Wednesday, July 14, 2010

The Curious Evolution of John and Jane Doe

When we were young girls, we cared about what the other girls thought. If they liked us; if they liked our new dress; if they were talking about us. Boys had cooties, and we didn't care what the boys thought. Times passes. We keep the girls who are close and true to us, and we stop caring about what the rest think-- if they're talking about us, what they're saying, if they like our new dress. It doesn't matter anymore. Skin's thicker. Gossip holds less sway. You couldn't give a shit about what she thinks about you, but something curious has happened-- now it's about what he thinks about you. Boys don't have cooties anymore-- they have the sickness you desperately want to catch.

We care, desperately, about what they think. We want them to like us. We want them to think we're smart and funny and warm and genuine. We want them to like our friends, and our friends to like them, and their friends to like us. We want things to be smooth, but not too smooth that it gets staid or boring-- just smooth enough to be comfortable, like their old worn-in t-shirts.

We pretend, after it's done, that it doesn't matter, that we didn't care that much, that we're absolutely fine. You can all pretend, and you all can act, all you like, but when it comes down to it, this is usually a performance put on before a clever audience who knows your stage tricks, so about the only thing that you have left to perform with is your dignity and hopefully, a mutual respect for what you had together.

Even if this happens, we still don't want to believe curtains are curtains. We want to believe that we cannot be left. We want to believe that coming back is possible. We want to believe that we are special alone. But the truth is that we are all readily replaceable, like parts-- not the whole machine. True, without some parts, it won't work, won't function at its best. But others will suffice. It'll keep moving.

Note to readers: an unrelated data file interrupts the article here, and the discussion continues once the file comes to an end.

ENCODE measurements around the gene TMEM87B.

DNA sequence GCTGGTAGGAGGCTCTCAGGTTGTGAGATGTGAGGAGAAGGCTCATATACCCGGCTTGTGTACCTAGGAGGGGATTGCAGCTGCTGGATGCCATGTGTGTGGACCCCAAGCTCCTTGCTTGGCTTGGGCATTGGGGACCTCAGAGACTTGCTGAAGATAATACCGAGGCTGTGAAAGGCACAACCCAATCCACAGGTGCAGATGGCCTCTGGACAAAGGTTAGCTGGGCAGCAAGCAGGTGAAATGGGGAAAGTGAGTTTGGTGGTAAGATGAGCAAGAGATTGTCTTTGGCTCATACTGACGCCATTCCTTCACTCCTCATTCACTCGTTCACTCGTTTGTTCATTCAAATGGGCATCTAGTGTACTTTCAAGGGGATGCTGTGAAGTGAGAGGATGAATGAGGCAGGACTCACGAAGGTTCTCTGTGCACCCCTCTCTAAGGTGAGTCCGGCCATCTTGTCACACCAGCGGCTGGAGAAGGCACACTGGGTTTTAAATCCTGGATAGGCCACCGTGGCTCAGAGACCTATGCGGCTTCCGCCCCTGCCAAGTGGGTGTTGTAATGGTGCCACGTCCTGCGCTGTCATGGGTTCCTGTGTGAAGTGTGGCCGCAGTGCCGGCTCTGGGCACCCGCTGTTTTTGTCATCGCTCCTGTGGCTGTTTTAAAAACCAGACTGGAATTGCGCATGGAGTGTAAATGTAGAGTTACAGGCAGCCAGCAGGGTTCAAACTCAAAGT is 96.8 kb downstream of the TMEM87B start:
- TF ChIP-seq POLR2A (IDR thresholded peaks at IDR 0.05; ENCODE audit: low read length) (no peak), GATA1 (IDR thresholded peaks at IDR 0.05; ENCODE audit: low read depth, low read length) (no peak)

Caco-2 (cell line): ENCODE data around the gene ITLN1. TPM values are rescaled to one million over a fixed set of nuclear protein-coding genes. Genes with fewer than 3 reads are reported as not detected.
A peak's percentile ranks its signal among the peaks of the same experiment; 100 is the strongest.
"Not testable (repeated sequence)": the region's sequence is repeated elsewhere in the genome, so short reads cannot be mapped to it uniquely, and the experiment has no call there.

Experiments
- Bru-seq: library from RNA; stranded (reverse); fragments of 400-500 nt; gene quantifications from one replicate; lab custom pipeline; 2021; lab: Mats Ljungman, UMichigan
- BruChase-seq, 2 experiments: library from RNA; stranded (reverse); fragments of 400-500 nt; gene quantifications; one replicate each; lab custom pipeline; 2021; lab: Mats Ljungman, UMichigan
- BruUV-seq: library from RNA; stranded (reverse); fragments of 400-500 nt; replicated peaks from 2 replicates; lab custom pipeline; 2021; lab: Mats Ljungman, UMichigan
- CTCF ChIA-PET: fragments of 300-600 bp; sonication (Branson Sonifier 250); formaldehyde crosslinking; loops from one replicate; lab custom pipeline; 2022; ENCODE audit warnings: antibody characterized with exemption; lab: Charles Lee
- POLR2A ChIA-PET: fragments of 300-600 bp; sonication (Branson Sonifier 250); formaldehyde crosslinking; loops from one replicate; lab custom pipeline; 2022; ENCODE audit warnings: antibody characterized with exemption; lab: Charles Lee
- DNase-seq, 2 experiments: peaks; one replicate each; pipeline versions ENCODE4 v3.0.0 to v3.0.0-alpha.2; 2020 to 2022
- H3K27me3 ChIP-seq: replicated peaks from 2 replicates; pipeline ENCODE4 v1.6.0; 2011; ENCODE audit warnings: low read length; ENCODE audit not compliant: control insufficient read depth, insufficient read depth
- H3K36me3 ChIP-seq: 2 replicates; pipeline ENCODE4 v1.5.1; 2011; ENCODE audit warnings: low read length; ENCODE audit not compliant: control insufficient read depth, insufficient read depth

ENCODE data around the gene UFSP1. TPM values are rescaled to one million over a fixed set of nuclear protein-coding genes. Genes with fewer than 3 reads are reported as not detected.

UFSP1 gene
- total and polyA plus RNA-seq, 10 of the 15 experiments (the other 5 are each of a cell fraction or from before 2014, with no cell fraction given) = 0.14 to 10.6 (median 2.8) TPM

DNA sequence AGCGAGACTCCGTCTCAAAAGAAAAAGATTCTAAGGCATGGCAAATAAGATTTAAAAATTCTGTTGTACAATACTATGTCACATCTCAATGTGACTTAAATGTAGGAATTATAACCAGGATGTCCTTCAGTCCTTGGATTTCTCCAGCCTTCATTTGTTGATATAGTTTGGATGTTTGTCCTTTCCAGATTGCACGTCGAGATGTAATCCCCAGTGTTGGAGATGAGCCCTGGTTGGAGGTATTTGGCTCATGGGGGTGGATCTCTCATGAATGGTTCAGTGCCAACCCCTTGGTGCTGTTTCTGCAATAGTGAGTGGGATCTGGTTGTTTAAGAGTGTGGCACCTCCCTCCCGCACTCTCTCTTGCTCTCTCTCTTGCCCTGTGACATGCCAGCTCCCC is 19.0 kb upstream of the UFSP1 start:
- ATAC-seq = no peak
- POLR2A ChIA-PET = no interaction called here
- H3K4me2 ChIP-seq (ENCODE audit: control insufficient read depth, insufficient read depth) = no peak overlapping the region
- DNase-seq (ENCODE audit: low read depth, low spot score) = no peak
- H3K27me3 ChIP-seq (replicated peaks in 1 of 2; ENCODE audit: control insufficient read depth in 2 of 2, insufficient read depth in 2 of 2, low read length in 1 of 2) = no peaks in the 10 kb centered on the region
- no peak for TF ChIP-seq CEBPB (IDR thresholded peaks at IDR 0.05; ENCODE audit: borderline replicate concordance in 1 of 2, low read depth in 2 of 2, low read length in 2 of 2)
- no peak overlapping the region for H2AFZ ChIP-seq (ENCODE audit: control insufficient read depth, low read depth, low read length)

As Patience and I sat up till 4 AM last night and compared notes about this, we came across a curious phenomenon-- despite all this insight and all the fieldwork from dating for years, we still cannot makes heads or tails out of what the lies we were told were, and what the truths were. Is it that you care about us, or do you just want to bang other chicks? Was it the weed or beer talking, or did you really at one time think we were something special? How much said was a quick charm, and how much said was true? Were you sincere? Or are you just an extremely accomplished player? And will we ever know the truth?

When it comes down to it, it's just one huge game. Like dating chess.


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